There are a number of factors that increase a person’s risk of developing epilepsy, including brain injury (due to trauma, infection or oxygen deprivation), scarring of the brain tissue, a tumour and chemical/hormonal imbalances. These ‘events’ are thought to explain approximately 30% of epilepsy diagnoses, and when the cause of epilepsy is known (or strongly suspected), it is referred to as ‘symptomatic epilepsy’.
- Dr Beate Diehl and colleagues, at University College London, are investigating what makes a person at risk of developing epilepsy after stroke. You can read more about this pilot grant here
Some types of epilepsy have a genetic component, and Epilepsy Research UK is currently funding a number of studies to identify culprit genes. For example:
- Professor Angus Clarke and colleagues, at Cardiff University, are trying to identify the genes that are associated with a range of severe epileptic syndromes known as the infantile epileptic encaphalopathies. You can find out more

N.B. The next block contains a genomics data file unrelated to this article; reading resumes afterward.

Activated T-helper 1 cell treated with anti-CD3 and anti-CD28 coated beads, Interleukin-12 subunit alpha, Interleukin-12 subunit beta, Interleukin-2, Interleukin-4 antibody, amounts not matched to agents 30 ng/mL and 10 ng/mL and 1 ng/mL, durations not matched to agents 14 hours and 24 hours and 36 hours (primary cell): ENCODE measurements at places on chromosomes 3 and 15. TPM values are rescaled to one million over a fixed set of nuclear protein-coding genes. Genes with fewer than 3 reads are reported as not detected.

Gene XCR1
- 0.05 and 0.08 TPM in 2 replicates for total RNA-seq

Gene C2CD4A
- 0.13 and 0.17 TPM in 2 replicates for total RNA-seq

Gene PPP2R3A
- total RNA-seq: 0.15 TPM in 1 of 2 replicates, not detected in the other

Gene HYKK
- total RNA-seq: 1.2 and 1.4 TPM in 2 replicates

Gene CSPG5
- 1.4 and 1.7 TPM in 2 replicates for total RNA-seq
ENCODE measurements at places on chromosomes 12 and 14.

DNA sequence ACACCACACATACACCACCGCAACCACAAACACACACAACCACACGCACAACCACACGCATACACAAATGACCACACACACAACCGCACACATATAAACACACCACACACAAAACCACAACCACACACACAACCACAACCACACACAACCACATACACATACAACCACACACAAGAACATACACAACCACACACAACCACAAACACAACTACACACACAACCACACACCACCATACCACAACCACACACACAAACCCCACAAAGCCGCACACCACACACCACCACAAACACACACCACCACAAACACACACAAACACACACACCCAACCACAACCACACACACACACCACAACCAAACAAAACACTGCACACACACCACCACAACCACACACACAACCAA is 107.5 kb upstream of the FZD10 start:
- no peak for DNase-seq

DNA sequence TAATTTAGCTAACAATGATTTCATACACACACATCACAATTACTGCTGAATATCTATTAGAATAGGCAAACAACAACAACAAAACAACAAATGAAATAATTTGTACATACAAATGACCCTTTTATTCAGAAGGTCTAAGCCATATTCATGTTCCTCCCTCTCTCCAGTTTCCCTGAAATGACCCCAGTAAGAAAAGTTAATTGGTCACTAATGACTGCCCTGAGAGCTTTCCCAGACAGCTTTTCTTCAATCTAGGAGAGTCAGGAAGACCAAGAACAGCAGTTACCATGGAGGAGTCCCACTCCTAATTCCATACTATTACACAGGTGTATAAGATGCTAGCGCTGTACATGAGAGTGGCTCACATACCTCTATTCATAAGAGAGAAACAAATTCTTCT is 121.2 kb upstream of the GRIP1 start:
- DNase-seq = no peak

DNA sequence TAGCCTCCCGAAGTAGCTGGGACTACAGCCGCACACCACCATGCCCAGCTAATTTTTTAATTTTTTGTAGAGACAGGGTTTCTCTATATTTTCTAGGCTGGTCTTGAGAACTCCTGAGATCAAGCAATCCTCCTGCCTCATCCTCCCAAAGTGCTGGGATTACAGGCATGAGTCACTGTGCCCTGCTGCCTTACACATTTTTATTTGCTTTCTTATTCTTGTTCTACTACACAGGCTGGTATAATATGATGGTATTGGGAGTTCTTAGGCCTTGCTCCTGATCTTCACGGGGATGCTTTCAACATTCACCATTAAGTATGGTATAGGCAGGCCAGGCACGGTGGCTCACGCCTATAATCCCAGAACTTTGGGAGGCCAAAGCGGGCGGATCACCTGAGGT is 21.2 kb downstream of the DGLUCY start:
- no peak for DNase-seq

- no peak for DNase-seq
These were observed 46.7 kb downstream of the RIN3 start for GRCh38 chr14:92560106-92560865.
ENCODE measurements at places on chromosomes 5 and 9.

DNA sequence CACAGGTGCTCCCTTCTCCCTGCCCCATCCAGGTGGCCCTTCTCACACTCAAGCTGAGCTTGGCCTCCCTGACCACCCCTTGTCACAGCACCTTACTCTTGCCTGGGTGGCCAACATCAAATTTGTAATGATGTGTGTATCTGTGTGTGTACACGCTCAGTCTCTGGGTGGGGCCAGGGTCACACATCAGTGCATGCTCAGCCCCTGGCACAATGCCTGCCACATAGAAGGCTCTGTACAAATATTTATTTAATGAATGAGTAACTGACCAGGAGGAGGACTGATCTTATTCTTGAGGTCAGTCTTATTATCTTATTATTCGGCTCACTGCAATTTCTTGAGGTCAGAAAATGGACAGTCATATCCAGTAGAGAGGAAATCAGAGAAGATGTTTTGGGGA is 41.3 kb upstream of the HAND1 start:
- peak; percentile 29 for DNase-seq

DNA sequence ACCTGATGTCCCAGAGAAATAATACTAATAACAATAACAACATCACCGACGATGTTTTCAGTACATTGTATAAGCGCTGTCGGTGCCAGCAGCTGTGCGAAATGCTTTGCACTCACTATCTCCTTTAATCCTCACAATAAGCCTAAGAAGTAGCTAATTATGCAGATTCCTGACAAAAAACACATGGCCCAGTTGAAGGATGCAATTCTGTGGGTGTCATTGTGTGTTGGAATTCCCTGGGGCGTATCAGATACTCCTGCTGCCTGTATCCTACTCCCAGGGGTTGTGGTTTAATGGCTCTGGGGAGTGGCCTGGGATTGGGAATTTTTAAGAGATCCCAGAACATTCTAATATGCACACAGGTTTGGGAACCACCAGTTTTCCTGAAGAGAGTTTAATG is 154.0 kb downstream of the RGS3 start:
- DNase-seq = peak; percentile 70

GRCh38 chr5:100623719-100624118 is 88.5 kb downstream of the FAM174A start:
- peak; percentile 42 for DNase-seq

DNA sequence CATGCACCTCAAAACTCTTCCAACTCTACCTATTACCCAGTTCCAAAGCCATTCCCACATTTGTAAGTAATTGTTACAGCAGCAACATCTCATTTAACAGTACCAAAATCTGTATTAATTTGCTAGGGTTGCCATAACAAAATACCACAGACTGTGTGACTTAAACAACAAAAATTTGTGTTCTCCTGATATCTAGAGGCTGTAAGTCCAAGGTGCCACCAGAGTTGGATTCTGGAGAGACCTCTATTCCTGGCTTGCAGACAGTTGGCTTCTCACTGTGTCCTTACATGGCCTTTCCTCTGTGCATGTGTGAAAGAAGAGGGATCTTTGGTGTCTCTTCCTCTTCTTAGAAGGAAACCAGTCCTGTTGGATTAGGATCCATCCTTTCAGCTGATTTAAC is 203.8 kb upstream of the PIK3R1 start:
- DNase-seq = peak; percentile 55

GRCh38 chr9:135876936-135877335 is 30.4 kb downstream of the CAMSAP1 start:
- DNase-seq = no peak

- Dr Mar Matarin, at University College London, is investigating whether certain genes are linked to mesial temporal lobe epilepsy with hippocampal sclerosis. You can discover more here.
In approximately 60% of cases the cause of epilepsy is not known, and it is then called ‘idiopathic epilepsy’. For those affected the mechanisms underlying their epilepsy are not understood, and so the best course of treatment is often unclear. Unidentified genes undoubtedly play a role in many idiopathic epilepsies, but other factors are also being uncovered. In 2012 Epilepsy Research UK awarded a grant to Dr Bethan Lang and colleagues, at the University of Oxford, to explore whether certain immune responses might be the cause of (currently) idiopathic epilepsy in some people. You can learn more here.